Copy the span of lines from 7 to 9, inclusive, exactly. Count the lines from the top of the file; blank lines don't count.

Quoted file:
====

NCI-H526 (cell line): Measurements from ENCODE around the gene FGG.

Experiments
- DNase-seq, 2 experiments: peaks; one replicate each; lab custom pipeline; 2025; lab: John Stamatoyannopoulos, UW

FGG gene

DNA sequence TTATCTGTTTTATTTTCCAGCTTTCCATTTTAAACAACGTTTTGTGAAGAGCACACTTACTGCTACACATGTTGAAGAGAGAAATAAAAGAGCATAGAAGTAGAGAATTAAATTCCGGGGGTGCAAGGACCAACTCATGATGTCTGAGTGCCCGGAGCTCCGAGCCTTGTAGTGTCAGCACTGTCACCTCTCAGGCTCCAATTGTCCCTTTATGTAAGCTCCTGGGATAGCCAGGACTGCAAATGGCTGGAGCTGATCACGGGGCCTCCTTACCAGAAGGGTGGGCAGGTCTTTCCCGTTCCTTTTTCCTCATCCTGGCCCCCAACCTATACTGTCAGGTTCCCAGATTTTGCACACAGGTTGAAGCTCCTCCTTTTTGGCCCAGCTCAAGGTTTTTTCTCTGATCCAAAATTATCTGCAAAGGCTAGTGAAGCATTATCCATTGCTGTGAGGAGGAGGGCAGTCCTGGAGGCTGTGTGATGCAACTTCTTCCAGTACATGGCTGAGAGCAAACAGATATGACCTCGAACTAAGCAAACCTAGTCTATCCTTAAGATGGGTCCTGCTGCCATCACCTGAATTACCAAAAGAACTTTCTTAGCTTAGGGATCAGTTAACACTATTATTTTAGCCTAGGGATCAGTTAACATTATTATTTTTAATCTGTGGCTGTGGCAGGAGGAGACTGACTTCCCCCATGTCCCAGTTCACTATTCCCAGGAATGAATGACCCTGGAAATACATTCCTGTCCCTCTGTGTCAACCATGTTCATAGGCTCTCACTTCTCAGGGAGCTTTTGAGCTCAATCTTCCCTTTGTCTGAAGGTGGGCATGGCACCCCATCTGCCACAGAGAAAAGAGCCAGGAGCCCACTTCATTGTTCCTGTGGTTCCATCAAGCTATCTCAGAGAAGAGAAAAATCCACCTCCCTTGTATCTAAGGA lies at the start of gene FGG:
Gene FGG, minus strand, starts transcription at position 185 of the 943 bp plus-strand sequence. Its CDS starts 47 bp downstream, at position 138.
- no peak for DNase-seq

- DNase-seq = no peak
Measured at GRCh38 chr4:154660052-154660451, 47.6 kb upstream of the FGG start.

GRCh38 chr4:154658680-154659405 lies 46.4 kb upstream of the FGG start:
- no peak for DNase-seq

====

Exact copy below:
- no peak for DNase-seq

- DNase-seq = no peak
Measured at GRCh38 chr4:154660052-154660451, 47.6 kb upstream of the FGG start.